goggles in the rain…

Heya Bab,

Yesterday it was 5 months since you died. 5 months ago I woke up from another uneasy sleep, went to check on you, was relieved to find you were alive and then realised that a crucial part of you had gone.

5 months is nothing neat, nothing hallmark has a card for. 5 months is no easy fraction of a year, no symmetry or part anniversary, no real reason for momentous. But it seems grief puts milestones in unexpected places.

Yesterday I was fine. I didn’t leave myself one moment to think. I filled my day so that there was no space for absences.

Today everything is blurred, out of focus and there seems to be drip-drops trailing my feet, wetting up everything I do. It is as if I’m wearing goggles out in the rain.

I can’t stop crying and I have a plane to catch, a place to go and work to be done.

At times the fury of grief has been so far off I think I must have exaggerated, dramatised, or plain made it up. But today it is right back in full bloody-bloom and I feel like something inside me is ripping, tearing, twisting. Grief is eating me.

Today, I don’t want to be brave or strong or positive. I want to rock myself into a ball and howl until the pain passes me over. I want someone to hug and a softer set of tissues.

I miss you.

I miss the jingle of your keys, your hello whistle, the smell of your aftershave, the way you walked in.

I miss your hugs, hands, words, heart. I miss the way you looked into the centre of things.

I miss you calling me shit legs and laughing at my taste for ‘cricket elbow’ tea.

I miss the futures I thought we would have, your spot in the lives I might still live. I miss the times when I was stupid enough to take time for granted, when I assumed forever would come.

I miss you because I knew that nothing could ever stop you from loving me, that there was nothing I could do, no screw up that could foul up that certainty. There are not many loves like that.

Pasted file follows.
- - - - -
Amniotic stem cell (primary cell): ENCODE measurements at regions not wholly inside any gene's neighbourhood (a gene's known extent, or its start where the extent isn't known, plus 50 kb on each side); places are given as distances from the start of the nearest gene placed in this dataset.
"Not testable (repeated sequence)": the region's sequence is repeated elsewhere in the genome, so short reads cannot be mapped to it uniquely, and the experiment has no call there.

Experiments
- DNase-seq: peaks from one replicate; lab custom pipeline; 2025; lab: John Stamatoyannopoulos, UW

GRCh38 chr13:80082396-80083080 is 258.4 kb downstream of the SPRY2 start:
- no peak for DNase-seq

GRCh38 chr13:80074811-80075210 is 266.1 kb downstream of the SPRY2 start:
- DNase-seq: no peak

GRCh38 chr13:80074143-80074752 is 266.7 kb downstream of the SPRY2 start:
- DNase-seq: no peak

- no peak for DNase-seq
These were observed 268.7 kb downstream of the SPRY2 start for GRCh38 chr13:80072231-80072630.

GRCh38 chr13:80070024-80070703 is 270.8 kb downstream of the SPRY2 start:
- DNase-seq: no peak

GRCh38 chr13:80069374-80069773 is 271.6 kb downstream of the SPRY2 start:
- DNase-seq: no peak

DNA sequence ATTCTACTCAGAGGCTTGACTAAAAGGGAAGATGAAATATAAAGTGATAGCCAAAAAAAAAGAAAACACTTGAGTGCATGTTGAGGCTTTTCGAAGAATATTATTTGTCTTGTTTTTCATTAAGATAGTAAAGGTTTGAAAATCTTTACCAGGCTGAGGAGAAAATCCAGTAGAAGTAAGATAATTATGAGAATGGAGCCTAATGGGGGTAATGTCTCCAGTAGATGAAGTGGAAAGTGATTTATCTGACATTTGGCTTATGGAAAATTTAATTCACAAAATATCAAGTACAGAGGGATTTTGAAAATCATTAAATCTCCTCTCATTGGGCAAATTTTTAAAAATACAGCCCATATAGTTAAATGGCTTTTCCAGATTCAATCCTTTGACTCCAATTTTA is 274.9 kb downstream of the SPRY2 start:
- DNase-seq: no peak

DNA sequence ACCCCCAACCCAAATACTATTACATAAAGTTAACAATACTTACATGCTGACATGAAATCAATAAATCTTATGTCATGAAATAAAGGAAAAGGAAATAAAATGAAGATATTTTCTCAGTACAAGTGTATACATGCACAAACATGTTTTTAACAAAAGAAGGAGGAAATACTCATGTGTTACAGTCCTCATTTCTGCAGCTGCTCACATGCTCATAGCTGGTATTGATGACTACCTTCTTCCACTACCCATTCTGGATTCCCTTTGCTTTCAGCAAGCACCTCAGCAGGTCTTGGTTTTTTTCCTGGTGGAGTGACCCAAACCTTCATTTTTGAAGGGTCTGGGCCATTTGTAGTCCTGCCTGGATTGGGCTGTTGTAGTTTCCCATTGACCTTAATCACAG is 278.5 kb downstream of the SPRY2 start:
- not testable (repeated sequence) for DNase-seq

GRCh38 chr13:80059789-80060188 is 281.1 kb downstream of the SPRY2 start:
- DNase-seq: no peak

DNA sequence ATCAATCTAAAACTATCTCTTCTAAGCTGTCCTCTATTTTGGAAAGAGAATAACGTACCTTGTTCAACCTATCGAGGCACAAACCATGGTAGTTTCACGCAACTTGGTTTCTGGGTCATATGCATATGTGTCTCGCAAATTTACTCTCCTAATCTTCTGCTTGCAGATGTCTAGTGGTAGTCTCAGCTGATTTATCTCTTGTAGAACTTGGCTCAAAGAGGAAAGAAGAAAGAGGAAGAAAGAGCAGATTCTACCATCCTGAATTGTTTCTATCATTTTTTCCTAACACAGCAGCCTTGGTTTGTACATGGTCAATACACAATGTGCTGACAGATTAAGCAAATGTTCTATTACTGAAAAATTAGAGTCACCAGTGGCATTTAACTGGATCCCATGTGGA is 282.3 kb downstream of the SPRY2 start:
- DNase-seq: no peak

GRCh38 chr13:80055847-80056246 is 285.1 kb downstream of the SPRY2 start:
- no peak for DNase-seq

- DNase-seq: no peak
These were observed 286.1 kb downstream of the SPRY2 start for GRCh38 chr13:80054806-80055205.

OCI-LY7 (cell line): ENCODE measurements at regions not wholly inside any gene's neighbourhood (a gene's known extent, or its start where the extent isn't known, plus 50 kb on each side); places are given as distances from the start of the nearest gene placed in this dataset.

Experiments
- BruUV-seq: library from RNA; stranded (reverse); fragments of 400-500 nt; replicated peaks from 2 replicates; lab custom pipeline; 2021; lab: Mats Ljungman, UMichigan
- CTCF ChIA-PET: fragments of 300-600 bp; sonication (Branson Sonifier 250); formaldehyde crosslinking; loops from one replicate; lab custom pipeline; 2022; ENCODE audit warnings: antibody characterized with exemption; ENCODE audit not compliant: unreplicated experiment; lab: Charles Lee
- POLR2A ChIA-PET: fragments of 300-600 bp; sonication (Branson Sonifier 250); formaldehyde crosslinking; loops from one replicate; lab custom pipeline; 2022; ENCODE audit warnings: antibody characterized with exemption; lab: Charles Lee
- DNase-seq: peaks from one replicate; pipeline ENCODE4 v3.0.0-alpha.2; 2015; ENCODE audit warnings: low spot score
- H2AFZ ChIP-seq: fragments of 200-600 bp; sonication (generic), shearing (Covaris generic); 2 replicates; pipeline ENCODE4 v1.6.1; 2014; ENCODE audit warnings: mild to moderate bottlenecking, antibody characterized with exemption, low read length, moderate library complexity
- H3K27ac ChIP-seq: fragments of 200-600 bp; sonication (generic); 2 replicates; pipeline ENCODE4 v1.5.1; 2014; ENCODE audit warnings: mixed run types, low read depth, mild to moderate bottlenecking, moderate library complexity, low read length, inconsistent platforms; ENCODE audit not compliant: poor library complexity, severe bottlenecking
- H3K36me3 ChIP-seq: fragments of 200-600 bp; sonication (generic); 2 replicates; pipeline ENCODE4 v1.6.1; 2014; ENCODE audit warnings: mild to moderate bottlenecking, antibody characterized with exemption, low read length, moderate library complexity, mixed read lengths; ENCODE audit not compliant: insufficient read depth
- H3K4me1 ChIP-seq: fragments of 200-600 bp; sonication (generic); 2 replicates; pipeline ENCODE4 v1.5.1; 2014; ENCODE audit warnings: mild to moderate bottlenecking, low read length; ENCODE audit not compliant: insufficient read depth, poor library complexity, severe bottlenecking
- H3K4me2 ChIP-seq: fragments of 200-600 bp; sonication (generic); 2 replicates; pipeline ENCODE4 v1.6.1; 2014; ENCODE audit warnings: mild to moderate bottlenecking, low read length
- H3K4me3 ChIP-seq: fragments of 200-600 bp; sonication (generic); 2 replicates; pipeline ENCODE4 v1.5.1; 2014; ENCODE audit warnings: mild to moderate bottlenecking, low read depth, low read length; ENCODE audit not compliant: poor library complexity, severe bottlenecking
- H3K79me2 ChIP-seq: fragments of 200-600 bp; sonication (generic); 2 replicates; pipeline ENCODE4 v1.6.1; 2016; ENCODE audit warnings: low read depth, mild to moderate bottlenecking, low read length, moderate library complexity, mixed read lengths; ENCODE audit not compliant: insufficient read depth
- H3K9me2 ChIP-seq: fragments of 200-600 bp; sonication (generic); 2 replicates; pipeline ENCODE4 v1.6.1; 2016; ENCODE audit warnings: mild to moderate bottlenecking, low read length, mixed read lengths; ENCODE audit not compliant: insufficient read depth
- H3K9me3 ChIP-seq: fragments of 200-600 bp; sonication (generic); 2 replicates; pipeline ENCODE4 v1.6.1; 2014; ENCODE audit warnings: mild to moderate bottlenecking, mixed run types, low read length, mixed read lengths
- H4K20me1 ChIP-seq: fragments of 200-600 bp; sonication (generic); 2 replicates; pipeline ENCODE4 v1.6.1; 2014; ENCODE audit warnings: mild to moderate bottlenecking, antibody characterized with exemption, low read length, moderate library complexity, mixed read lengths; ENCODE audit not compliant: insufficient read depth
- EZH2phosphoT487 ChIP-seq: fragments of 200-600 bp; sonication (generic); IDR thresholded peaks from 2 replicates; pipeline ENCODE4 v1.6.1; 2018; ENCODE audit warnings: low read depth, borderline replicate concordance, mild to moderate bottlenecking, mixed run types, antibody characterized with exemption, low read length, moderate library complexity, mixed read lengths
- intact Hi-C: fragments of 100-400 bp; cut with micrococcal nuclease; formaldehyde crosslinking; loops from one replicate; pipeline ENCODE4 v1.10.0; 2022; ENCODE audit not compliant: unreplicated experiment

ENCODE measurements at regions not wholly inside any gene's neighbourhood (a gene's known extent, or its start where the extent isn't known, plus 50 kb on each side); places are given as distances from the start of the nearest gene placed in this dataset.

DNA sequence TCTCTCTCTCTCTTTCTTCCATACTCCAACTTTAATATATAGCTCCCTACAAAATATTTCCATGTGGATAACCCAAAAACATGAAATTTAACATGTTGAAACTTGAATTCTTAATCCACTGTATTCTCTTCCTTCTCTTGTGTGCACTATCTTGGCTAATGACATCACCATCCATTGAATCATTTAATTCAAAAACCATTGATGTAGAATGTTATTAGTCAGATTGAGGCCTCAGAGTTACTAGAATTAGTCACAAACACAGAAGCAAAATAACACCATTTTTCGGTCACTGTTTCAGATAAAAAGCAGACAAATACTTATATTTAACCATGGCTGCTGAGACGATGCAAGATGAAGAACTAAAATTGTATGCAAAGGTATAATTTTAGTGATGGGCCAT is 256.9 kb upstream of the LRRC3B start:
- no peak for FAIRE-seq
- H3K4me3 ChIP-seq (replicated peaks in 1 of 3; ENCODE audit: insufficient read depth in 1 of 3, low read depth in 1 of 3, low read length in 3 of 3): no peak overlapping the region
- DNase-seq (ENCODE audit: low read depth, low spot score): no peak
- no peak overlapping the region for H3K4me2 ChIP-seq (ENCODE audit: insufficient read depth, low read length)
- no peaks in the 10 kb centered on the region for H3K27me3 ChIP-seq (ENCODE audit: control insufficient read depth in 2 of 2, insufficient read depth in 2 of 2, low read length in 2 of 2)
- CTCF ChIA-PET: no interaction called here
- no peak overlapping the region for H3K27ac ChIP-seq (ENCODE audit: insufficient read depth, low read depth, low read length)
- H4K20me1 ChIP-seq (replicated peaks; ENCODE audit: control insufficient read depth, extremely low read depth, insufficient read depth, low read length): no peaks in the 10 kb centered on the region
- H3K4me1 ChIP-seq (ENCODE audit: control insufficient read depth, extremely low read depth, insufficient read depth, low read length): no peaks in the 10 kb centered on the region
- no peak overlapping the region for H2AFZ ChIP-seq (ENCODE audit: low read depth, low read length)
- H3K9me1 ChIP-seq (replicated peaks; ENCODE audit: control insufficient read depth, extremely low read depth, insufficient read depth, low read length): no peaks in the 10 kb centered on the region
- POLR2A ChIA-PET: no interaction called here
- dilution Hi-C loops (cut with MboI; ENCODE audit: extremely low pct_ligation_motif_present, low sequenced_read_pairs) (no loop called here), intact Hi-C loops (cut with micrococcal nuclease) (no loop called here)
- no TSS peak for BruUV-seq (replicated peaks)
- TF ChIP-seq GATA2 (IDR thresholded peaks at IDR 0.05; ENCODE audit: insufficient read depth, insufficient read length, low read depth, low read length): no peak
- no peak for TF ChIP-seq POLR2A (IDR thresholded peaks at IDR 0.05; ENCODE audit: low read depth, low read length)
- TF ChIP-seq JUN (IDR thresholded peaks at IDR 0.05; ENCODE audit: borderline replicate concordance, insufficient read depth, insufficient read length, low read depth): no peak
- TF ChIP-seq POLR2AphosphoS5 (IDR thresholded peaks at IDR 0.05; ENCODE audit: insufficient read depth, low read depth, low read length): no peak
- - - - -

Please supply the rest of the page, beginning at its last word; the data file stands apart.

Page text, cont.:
I miss you saying totally inappropriate things to strangers, flirting with cashiers, talking ga ga to babies. I miss the utter devotion with which you loved that damn dog.

I miss you.

I miss you because there can never be another my-you.

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6 Responses to goggles in the rain…

  1. Hope says:

    This is so beautifully written . You are so right grief does put milestones in unexpected places. I keep wondering if the measurement of loss is like a baby. We go by months for the first year or two and then begin to measure in years . It seems each month I am accutely aware of my Mother’s passing. At some point that must lesson. Hugs to you. Hang in there

  2. I wish I could just wrap you in a blanket, give you coco and a box of tissues. Then let you just tell me all the stories you want to share. My dear friend thank you for sharing this. Remember he is always with you. Massive hugs.

  3. Talk to me...I'm your Mother says:

    Grief has a will of it’s own. It comes unbidden at the most unexpected times and in inconvenient places. And anniversary dates, no matter how innocuous, are days to mark our grief. Blessings on you.

  4. Thanks for the comments and the TLC long distance. It has been a long long day. I feel frazzled and frayed around the edges but I have my mosquito net half strung so I can crawl in, wriggle into sleep and forget the world for a few hours. Hopefully the world will feel a little easier in the morning.

  5. Thanks for that chat earlier, and now I have finally read this post… and the reality of my own 5 months tomorrow is hitting hard. Thanks again for the beautiful writing, and for always being there x

  6. Felipe Neumann says:

    “At times the fury of grief has been so far off I think I must have exaggerated, dramatised, or plain made it up. But today it is right back in full bloody-bloom and I feel like something inside me is ripping, tearing, twisting. Grief is eating me.” …familiar thoughts.

    Correct me if I’m wrong but sometimes it feels like we need time marks in order to get over pain and grief, doesn’t it? Like, we allow ourselves to grieve when we still think it is okay to do so and we hold ourselves back like there’s no tomorrow when we realize we’ve been grieving for too long. Maybe that’s the same with death anniversaries… in theory it is just another day without that person, but we don’t feel like it is acceptable to be okay during those 24 hours…

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